Histrionic personality disorder

Prevalence of Histrionic Personality Disorder

Most individual express histrionic personality characteristics either inform of chronic or maladaptive. Inadequate data derived from the overall population surveys indicate its prevalence ranges from 2% to 3%, although structured evaluation of inpatients as well as outpatient in a mental health setting indicate a rate of 10% to 15% (APA, 2000, pp. 713).

Patient’s characteristics

Women with Histrionic Personality Disorder are literary self-centred, largely dependent on others, and self-indulgent. Consequently, they are emotionally labile so that they often inappropriately express intense anger. In addition, they may intimidate suicide as a form of manipulative intent (Kernberg, 1992, pp. 58-59).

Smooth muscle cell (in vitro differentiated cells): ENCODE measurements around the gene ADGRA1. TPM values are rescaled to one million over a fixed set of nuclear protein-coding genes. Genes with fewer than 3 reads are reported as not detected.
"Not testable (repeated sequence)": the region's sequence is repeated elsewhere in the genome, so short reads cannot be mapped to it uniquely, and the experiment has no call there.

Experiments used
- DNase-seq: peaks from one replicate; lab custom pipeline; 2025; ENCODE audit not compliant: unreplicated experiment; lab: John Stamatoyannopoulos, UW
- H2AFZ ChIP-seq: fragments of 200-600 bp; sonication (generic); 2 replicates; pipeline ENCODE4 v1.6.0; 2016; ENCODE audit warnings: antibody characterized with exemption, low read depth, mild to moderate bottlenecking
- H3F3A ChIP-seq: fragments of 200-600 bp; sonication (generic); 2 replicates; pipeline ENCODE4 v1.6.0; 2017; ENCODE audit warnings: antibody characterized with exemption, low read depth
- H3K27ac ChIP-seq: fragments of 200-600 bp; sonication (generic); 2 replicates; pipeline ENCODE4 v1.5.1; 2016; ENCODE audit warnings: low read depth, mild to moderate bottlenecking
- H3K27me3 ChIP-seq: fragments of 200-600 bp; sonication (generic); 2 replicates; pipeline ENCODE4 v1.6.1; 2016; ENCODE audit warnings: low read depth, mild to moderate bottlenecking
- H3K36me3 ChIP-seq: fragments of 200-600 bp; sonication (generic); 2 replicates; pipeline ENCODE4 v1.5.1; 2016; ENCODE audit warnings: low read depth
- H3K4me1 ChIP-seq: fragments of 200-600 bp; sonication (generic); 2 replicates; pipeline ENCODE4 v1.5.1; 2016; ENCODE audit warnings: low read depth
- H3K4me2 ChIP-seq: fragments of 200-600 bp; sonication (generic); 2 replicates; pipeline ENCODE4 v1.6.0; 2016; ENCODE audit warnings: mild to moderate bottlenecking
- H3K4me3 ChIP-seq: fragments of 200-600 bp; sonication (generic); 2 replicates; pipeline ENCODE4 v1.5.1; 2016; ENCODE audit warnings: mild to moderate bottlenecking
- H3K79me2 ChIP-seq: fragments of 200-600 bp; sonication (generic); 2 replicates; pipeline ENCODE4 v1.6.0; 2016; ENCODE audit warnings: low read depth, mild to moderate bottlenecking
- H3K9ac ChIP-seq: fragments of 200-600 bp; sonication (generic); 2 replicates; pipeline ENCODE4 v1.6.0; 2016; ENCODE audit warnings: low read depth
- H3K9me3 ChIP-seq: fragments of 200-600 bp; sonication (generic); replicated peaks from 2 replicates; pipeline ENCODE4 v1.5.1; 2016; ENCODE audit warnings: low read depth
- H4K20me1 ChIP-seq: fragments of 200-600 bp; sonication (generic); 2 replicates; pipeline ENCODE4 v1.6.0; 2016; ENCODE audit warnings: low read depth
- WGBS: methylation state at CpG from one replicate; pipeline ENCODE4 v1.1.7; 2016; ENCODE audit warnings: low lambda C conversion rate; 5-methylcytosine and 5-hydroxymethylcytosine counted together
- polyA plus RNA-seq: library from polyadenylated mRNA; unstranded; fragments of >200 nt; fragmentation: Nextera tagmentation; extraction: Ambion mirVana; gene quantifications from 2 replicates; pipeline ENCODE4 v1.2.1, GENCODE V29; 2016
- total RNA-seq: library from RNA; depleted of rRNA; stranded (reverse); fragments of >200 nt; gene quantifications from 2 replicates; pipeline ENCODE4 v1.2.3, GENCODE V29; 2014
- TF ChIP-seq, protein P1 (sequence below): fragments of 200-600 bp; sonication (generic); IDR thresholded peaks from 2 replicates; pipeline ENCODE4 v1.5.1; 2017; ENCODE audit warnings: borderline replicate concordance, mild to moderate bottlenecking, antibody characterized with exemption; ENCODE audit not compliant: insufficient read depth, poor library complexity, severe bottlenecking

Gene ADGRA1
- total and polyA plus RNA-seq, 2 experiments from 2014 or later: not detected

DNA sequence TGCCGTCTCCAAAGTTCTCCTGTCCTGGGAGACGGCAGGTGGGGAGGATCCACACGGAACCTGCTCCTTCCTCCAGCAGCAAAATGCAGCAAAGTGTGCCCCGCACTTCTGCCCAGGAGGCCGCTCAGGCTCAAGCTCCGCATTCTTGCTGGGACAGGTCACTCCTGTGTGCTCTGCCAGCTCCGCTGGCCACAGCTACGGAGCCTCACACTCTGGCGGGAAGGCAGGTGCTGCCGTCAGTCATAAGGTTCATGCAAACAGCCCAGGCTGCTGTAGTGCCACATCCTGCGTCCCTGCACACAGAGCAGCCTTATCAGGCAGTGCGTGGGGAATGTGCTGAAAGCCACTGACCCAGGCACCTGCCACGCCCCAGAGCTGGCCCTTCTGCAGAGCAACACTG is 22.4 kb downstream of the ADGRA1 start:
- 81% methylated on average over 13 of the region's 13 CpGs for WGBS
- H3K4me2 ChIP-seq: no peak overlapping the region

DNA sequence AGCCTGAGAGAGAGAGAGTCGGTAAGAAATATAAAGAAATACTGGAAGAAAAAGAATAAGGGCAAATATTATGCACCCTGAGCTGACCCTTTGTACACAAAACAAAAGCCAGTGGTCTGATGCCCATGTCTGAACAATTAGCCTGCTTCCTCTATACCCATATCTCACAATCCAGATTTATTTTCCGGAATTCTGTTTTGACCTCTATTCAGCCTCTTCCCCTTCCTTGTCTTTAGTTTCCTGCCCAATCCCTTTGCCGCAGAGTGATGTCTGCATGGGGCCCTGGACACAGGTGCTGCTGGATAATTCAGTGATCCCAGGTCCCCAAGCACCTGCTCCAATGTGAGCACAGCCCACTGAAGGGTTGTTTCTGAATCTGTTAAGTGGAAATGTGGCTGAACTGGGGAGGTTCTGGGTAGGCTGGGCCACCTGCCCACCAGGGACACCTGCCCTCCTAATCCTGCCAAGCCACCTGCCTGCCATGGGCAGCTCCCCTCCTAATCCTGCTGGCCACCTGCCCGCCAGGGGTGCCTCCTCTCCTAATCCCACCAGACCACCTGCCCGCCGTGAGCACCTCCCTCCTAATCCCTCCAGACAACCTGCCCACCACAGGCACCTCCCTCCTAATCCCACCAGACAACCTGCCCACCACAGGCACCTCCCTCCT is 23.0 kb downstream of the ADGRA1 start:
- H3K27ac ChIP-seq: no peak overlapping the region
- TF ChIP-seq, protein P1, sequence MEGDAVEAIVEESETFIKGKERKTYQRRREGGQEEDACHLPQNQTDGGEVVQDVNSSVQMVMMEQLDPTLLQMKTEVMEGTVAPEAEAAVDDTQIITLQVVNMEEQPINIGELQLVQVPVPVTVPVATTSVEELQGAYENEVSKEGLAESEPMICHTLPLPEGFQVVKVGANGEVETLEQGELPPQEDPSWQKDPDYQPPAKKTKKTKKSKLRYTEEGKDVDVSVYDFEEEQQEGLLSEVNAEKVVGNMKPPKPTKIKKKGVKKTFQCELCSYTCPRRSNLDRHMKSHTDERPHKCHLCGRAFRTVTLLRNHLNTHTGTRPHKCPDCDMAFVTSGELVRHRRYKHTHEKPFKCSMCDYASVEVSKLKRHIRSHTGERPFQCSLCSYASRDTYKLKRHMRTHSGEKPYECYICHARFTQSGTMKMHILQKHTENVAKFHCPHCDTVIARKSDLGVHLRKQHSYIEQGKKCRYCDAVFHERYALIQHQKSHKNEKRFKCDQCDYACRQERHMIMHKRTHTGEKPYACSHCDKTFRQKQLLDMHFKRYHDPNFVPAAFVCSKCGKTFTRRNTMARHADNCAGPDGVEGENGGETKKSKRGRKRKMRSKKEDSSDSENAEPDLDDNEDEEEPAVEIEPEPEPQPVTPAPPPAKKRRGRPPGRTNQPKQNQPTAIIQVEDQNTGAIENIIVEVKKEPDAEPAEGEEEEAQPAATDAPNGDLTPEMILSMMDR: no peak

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Men with histrionic Personality on the other hand, commonly portray impulsiveness in their inclination to utilize their physical indication. Usually, such urge qualifies as an antisocial tendencies, and often translate to promiscuity in which the patient involves in many sexual relationships (Kernberg, 1992, p.59).

Parent with this disorder often apply manipulative behaviours to shift their children’s attention to meet parental expectations. By so doing, they are able to skip parental responsibilities at the same time portraying a loving and concerned impression. Hence, this act can lead to exploitation and abandonment of their children which can expose them to emotional, sexual and physical abuse (Bornstein, Costello, ed., 1996, pp. 130-132).

Comparison with other personality disorders